My first Death Ride

As I mentioned a couple months ago, I have been training for the Death Ride, a 125 mile bike ride near Tahoe that does 5 mountain passes for a total of 15,000 vertical feet of climbing. Training has taken up most of my weekends doing long training rides, as well as “shorter” (2-4 hour) rides before work on weekdays, so basically, that’s been my life for the past few months.

I am pleased to report that I completed the Death Ride, finishing all five mountain passes in just over 12 hours.

It was particularly fun because despite not planning for it, I ran into a few people I know on the ride. It’s not entirely surprising that the guys I trained with were at similar speeds to me, so we ended up leapfrogging each other throughout the day, but it was super fun to get to the top of the last pass and be able to celebrate with people I knew – of the 5 of us that had gone on an 8 hour training ride together 2 Sundays before, 4 of us were hanging out at the top together.

I don’t know if I have the will to ever do it again. It is a beautiful ride, but I had to train so hard for it. According to Strava, I had done more climbing and riding by July 4th than I did in all of 2014, and 2014 included a week-long mountain bike tour, two climbing centuries, and the training for both of those. Kind of insane.

But dang, it is satisfying to have finished. I’m pretty proud of myself.

Some other random thoughts and observations:

  • The layout of the ride is to ride south ~10 miles, turn east, climb to the top of Monitor Pass (pass #1 – 8,314 foot peak), descend the other side, turn around and climb back up Monitor Pass (pass #2), descend back, turn left, climb to the top of Ebbets Pass (pass #3 – 8,730 foot peak), descend halfway down the other side, turn around and climb back up (pass #4), then descend back to the main road, ride 15 miles (past the starting point where it was oh so tempting to just get into my car), and climb 15 miles to Carson Pass (pass #5 – 8,580 foot peak) before the final descent back to the start. The first four passes are particularly nice because they close the road to cars, so it’s just lots and lots of bikes (3,000+ riders on the course).
  • The picture to the left is from near the top of the second pass. Yes, that road below is what I just climbed (10 miles, 3,100 vertical feet, took me an hour and 25 minutes to climb after I descended it in 15 minutes – that’s 38 mph average down, 7 mph up). Unfortunately, my phone does not have the resolution for you to see the line of bicycles on the road below (they closed the road for the Death Ride, which was great). The picture below is from the official ride photographer as I hit the top of the second pass.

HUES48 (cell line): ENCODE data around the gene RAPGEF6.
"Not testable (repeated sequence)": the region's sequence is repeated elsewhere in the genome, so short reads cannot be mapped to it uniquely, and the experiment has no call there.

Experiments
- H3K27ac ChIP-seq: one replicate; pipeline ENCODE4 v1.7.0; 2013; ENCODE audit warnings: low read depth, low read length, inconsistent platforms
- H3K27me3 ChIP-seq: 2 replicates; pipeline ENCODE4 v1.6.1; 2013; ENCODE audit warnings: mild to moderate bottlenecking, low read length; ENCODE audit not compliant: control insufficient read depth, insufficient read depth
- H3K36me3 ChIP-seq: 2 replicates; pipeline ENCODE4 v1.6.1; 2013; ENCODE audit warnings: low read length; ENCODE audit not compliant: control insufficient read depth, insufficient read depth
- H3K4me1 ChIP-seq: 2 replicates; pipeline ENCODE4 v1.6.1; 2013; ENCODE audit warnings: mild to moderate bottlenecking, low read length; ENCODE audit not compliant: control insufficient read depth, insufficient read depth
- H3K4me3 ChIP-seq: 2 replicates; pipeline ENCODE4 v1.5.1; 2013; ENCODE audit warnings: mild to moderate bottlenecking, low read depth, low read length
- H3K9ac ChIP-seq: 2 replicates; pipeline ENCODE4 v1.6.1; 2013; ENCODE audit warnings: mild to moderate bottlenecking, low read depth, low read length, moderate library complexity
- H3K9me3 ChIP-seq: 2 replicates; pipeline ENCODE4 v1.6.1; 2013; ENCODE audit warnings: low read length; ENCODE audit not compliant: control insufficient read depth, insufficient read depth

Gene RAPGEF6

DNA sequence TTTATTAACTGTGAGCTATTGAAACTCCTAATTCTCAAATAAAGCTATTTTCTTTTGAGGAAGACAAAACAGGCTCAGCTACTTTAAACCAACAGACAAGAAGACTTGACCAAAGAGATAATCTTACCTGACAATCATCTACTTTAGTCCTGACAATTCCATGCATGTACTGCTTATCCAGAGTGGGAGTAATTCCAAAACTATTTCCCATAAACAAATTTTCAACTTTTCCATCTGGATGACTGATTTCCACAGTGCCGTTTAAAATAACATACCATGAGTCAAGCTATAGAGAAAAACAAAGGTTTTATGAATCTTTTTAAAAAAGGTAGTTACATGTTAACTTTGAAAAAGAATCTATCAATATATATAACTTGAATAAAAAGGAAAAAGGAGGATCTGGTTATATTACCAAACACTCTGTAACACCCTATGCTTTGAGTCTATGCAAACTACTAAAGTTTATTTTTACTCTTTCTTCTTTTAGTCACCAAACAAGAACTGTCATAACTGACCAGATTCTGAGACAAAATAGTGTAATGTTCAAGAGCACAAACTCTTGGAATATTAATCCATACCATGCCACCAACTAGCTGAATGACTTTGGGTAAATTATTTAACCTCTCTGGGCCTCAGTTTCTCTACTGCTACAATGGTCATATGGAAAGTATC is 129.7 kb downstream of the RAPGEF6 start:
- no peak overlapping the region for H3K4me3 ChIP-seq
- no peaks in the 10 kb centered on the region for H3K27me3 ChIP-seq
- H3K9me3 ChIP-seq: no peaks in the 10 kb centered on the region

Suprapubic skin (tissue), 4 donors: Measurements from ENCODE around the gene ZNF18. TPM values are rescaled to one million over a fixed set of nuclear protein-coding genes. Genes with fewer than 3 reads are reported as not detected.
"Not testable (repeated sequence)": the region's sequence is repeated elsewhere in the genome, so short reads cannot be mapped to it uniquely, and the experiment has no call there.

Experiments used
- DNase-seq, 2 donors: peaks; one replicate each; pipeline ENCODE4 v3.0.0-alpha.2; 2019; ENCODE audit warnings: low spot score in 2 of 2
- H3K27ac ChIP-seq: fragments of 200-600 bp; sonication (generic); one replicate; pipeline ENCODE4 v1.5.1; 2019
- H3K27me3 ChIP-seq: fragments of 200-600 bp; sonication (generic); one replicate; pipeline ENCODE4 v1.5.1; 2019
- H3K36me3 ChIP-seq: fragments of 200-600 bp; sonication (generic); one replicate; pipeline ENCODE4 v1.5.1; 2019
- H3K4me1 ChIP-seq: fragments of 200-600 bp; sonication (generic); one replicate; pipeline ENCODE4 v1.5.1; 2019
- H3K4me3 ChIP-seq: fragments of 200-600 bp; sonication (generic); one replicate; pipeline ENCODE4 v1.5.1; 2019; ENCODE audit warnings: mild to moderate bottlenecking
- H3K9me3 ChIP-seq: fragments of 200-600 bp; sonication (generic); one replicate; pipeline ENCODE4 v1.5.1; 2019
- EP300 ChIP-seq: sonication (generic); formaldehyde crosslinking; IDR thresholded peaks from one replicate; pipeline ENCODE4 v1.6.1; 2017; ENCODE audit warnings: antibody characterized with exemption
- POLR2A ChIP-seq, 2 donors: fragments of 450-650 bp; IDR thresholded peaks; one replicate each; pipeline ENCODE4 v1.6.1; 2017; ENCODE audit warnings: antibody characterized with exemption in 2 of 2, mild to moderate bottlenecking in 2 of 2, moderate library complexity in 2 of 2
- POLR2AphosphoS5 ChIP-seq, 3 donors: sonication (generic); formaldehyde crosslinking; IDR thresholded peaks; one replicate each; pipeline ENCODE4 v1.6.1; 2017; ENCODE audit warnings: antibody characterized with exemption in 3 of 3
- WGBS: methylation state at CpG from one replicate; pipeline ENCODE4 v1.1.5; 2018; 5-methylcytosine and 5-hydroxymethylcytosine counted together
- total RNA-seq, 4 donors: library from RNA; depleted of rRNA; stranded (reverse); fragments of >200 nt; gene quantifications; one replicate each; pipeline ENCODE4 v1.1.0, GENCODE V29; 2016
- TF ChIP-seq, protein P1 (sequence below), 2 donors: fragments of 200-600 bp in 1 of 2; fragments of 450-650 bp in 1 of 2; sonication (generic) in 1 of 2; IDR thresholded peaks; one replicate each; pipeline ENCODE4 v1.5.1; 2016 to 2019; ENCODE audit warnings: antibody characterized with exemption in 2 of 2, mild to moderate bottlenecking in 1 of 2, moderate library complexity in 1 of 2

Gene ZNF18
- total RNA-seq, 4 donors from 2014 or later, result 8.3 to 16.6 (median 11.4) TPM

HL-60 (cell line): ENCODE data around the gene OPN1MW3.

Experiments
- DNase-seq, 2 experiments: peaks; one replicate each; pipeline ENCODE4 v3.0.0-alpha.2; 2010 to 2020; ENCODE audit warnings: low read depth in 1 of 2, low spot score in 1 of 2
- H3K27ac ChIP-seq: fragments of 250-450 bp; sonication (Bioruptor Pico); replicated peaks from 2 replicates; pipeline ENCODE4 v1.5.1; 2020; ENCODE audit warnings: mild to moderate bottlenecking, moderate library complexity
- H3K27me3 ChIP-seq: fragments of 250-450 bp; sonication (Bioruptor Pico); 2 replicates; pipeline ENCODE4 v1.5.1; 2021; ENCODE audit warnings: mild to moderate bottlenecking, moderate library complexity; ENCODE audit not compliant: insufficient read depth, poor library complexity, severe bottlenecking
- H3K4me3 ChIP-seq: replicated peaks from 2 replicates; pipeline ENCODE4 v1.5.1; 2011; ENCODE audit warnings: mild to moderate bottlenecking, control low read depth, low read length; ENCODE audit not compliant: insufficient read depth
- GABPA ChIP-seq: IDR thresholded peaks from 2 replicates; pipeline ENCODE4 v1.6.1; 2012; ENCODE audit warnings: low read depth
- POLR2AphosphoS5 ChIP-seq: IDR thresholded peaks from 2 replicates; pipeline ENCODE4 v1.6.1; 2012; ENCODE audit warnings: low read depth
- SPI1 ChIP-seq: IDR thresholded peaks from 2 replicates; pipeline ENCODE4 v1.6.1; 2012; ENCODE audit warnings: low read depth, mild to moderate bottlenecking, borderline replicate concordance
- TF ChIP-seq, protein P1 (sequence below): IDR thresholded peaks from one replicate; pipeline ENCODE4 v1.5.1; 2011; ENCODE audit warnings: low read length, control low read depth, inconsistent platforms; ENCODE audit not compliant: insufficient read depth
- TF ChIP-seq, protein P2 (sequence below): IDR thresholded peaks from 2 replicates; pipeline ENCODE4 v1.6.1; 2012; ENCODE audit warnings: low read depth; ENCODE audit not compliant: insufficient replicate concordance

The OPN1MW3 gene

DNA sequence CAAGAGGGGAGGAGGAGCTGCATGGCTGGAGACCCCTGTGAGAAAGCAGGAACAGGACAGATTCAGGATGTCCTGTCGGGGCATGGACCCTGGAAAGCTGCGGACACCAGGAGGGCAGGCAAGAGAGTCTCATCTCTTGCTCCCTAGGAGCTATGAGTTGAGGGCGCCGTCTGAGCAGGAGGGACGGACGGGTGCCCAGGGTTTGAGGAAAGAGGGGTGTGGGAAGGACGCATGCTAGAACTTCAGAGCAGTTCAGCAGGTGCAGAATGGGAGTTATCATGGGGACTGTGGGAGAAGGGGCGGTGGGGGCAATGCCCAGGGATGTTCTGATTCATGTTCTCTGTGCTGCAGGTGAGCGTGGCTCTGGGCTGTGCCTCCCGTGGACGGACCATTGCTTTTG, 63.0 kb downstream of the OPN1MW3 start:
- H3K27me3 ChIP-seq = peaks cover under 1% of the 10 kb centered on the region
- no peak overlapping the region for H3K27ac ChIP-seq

• There were a bunch of Ellipti-gos out on the ride. Yes, those dorky vehicles that drive a bike train with an elliptical motion. And at least one of them was faster than me (he was speeding down while I was still climbing the the last pass) – I caught another Ellipti-go on the way up that last pass, though, so I think only one was faster than me.
  • I saw at least two single speed mountain bikes – I told both of them how impressed I was when I passed them. One of them responded “You just have to want it enough”. I don’t want it enough.
  • There was a kid (maybe 12 or 14) who I saw a few times throughout the day – his dad was with him most of the time, and I last saw him a mile from the top of the last pass as I was descending, so he finished. Amazing.
  • I leapfrogged a woman a few times who was wearing bright yellow socks that said “DO EPIC SHIT”. I approved and told her so. I might have to buy some.
  • The camaraderie throughout the ride was really pleasant. People were friendly and chatting with each other because we were all out on this beautiful day trying to do the same thing.
  • The last pass, Carson Pass, was kind of brutal. The first four passes are right next to each other, so I had finished 4 passes and 80 miles and was having lunch at the 8 hour mark. And I still had 50 miles and another pass to go. And when we started the Carson Pass climb, there was a strong headwind (about which there was much grumbling from the riders). And we had to deal with cars speeding past on 88 after the first four passes were closed to traffic. And then to add insult to injury, the road was being resurfaced about 3 miles from the top, so those last miles were effectively on cobblestones with not a smooth surface to be found. It started to crush my spirits, so I pulled to the side to regroup and have a snack and drink. Fortunately, a bit later there were some folks cheering us on, who yelled encouragingly that we only had one mile to go, which gave me the juice I needed to finish the climb.
  • Speaking of snacks, the thing I’ve learned about these longer rides is that it’s not about leg strength – it’s about managing food and water. I’ve got the leg strength, but managed to bonk pretty badly on a training ride a few weeks ago because I didn’t drink and eat enough. So I was eating at every opportunity on the ride, and i probably drank two gallons of water during the day (including putting an electrolyte tablet in every other water bottle). This kept me feeling good throughout the day.

P.S. I’m now feeling pretty good about my chances at finishing the Leadville 100 mountain bike century in a month. I am raising money for World Bicycle Relief for that ride, so please donate if you can.

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